As Town & Village reported this week, a number of community residents have gotten parking tickets or even towed for parking in spots along the newly designed 20th Street east of First Avenue that used to be legal.
While the city has already made the choice to justify the permanent loss of 12 parking spaces in the interest of enhanced traffic safety (an important issue to be sure) it’s unfortunate that this plan was enacted with almost no heads up to the community (unless you count a tweet in September by the Department of Transportation, followed by an article in this newspaper after residents noticed the sudden loss of parking spaces).
It is also unfortunate that this lack of communication extends between city agencies. Ideally, there would have been a message given to the NYPD that parking spaces that are no longer legal were legal up until very recently and that perhaps motorists parking where they have always parked might be deserving of a grace period, as Council Member Keith Powers is asking for.
The newly laid out street east of First Avenue, with two protected bike lanes, has confused drivers and worried pedestrians. (Photos by Sabina Mollot)
By Sabina Mollot
The traffic safety enhancement project along 20th Street, east of First Avenue, which has so far included creating two protected bike lanes on the north side of the street and moving a bus stop to an island outside the bike lanes, apparently isn’t making neighborhood residents feel any safer.
In fact, many residents have been complaining to Council Member Keith Powers that they’re now more afraid for their safety now that they have to cross the bike lanes to catch the bus. Additionally, at least 15 drivers have contacted Powers to say they’ve gotten tickets, usually for $115, for parking in spots that were legal up until very recently. A few people have also been towed at an additional pickup fee of up to $225.
The project, which began in October, was aimed at making the streets safer in anticipation of increased bike and pedestrian traffic to the Stuyvesant Cove ferry landing once the L train shutdown begins on April 27.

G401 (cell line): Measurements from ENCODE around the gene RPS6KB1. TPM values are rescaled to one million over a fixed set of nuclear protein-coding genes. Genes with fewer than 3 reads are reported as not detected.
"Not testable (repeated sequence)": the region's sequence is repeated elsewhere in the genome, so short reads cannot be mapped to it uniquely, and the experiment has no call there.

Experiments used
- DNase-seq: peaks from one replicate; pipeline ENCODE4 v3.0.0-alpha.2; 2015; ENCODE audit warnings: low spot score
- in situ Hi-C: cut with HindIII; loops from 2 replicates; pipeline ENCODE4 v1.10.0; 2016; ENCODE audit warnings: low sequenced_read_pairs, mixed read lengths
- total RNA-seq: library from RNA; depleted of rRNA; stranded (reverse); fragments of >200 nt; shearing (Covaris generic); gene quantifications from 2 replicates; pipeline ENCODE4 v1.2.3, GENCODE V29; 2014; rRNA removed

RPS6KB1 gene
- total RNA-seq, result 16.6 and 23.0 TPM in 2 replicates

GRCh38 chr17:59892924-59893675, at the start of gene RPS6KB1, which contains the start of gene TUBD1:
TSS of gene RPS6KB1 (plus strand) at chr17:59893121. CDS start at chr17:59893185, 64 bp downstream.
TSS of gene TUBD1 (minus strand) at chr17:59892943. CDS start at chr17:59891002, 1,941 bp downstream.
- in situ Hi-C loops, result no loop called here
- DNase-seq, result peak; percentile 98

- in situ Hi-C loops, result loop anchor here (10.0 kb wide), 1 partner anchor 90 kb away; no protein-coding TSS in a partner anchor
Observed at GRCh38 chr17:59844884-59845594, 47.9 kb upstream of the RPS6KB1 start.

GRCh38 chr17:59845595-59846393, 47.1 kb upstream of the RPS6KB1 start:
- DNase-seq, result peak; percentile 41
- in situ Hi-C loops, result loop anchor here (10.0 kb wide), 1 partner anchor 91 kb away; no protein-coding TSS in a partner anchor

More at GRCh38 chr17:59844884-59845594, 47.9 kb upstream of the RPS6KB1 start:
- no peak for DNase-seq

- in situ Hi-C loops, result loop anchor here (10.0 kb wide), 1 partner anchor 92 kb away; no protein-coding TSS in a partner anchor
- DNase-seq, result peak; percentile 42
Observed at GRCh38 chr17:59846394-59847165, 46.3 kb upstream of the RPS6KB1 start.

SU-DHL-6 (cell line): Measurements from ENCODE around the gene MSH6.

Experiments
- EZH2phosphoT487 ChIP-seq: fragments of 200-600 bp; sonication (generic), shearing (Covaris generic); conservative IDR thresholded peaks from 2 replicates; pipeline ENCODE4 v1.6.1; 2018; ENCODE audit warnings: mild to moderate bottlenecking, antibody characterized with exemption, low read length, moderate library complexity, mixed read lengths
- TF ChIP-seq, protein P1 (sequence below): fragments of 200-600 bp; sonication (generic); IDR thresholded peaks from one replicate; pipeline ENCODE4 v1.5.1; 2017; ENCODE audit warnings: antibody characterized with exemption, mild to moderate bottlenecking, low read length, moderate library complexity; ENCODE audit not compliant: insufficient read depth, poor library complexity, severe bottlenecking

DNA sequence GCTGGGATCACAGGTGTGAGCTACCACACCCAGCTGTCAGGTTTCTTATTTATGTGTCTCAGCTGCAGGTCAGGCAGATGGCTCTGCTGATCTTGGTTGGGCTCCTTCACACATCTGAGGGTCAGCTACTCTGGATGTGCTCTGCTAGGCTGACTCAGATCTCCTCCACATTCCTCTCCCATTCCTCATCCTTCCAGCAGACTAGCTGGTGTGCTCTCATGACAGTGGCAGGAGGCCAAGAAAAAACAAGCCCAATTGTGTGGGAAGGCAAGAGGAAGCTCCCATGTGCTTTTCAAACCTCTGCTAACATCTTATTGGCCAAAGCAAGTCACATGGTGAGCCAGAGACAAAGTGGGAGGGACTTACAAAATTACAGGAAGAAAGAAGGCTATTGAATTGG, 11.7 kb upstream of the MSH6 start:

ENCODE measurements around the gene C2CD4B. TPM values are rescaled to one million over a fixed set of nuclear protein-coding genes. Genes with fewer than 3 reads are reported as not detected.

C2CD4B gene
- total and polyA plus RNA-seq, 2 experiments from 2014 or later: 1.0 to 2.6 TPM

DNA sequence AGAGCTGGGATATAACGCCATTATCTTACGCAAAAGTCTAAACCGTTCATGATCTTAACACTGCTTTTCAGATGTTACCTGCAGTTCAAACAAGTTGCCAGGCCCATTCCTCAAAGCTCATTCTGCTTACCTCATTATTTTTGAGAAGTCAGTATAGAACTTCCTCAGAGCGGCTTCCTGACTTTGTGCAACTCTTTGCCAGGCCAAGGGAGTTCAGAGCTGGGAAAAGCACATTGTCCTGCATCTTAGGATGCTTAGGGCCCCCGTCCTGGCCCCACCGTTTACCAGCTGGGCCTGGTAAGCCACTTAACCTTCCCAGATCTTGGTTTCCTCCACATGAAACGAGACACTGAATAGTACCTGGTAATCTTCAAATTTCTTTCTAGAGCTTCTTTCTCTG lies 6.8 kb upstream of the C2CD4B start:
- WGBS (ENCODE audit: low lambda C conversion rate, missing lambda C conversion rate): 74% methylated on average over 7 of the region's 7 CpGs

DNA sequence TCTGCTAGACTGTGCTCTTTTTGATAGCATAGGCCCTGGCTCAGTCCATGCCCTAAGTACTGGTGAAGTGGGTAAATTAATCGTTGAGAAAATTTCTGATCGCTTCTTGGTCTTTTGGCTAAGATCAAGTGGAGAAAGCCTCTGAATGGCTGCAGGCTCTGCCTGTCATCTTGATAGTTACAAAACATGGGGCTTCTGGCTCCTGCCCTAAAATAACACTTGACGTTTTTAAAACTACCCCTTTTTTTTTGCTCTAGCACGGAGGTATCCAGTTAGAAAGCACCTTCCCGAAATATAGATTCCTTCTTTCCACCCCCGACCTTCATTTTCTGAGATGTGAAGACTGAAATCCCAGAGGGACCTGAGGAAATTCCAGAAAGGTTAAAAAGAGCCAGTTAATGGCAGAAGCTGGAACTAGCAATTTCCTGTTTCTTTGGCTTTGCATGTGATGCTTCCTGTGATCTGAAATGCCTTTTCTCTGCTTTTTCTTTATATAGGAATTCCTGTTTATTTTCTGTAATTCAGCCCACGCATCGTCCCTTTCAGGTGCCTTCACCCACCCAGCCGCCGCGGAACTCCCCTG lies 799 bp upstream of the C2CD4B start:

But from what Powers has been hearing, the general response has been that the work seemed unnecessary.
More bike regs would go a long way
To the editor,
Thank you for researching and publishing (in your Nov. 29 issue) data that’s been collected re: bike/pedestrian accidents in New York City (“Stats on bicycle/pedestrian crashes”).
I frequently cross at 23rd Street and Second Avenue. As at other major cross streets bicycles have their own traffic light which is rather adorable (red, yellow and green icon of a bicycle). Many, perhaps half, of the bicyclists ignore it, if they see it at all. It’s particularly evident when there is a left turn signal for downtown traffic to turn to go East on 23rd to the FDR. That includes many trucks and at least one bus route.
I’ve seen vehicles having to deal with a bicycle weaving about in front of them as they turn. More frequently the bikes zip outside their lane to continue straight down Second in the middle of the street.
By Sabina Mollot
A man was robbed for a pricey pair of kicks at the Freehand Hotel in Gramercy last Saturday.
Police said the 26-year-old victim was in a second floor public bathroom at the hotel at about 4 p.m. when two men approached him and demanded his Balenciaga shoes.
After being threatened, the victim turned the pair, worth $300, over to one of the robbers, who is described as being white, in his 30s, 5 ft. 11 ins. and about 180 lbs.